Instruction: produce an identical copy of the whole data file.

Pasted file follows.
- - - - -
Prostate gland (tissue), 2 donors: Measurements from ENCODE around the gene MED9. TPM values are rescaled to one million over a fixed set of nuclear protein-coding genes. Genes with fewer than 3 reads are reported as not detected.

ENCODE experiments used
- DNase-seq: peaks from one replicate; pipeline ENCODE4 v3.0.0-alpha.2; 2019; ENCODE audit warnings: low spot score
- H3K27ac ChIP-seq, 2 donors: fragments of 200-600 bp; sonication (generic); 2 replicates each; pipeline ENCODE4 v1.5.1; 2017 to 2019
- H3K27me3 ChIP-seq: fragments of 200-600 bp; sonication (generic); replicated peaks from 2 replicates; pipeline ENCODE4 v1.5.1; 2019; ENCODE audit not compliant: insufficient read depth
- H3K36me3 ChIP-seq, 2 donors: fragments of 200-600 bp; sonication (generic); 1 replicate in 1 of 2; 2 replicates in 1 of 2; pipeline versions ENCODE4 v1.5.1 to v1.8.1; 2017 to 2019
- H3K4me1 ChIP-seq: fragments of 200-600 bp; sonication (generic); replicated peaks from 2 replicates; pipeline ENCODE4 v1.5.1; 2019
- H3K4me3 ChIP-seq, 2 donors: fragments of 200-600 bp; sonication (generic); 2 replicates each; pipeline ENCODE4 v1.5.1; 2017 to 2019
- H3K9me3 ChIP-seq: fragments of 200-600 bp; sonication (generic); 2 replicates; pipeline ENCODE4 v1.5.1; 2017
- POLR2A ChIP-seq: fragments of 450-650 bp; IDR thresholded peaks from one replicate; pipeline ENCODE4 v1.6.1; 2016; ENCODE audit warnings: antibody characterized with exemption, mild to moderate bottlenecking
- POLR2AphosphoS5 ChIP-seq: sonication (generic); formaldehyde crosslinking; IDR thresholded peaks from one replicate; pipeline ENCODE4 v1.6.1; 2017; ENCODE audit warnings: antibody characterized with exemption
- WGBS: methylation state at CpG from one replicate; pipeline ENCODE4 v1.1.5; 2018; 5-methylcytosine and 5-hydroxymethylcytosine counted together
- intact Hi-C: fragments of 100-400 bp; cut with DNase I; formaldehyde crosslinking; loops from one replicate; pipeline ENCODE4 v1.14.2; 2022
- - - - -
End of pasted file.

Prostate gland (tissue), 2 donors: Measurements from ENCODE around the gene MED9. TPM values are rescaled to one million over a fixed set of nuclear protein-coding genes. Genes with fewer than 3 reads are reported as not detected.

ENCODE experiments used
- DNase-seq: peaks from one replicate; pipeline ENCODE4 v3.0.0-alpha.2; 2019; ENCODE audit warnings: low spot score
- H3K27ac ChIP-seq, 2 donors: fragments of 200-600 bp; sonication (generic); 2 replicates each; pipeline ENCODE4 v1.5.1; 2017 to 2019
- H3K27me3 ChIP-seq: fragments of 200-600 bp; sonication (generic); replicated peaks from 2 replicates; pipeline ENCODE4 v1.5.1; 2019; ENCODE audit not compliant: insufficient read depth
- H3K36me3 ChIP-seq, 2 donors: fragments of 200-600 bp; sonication (generic); 1 replicate in 1 of 2; 2 replicates in 1 of 2; pipeline versions ENCODE4 v1.5.1 to v1.8.1; 2017 to 2019
- H3K4me1 ChIP-seq: fragments of 200-600 bp; sonication (generic); replicated peaks from 2 replicates; pipeline ENCODE4 v1.5.1; 2019
- H3K4me3 ChIP-seq, 2 donors: fragments of 200-600 bp; sonication (generic); 2 replicates each; pipeline ENCODE4 v1.5.1; 2017 to 2019
- H3K9me3 ChIP-seq: fragments of 200-600 bp; sonication (generic); 2 replicates; pipeline ENCODE4 v1.5.1; 2017
- POLR2A ChIP-seq: fragments of 450-650 bp; IDR thresholded peaks from one replicate; pipeline ENCODE4 v1.6.1; 2016; ENCODE audit warnings: antibody characterized with exemption, mild to moderate bottlenecking
- POLR2AphosphoS5 ChIP-seq: sonication (generic); formaldehyde crosslinking; IDR thresholded peaks from one replicate; pipeline ENCODE4 v1.6.1; 2017; ENCODE audit warnings: antibody characterized with exemption
- WGBS: methylation state at CpG from one replicate; pipeline ENCODE4 v1.1.5; 2018; 5-methylcytosine and 5-hydroxymethylcytosine counted together
- intact Hi-C: fragments of 100-400 bp; cut with DNase I; formaldehyde crosslinking; loops from one replicate; pipeline ENCODE4 v1.14.2; 2022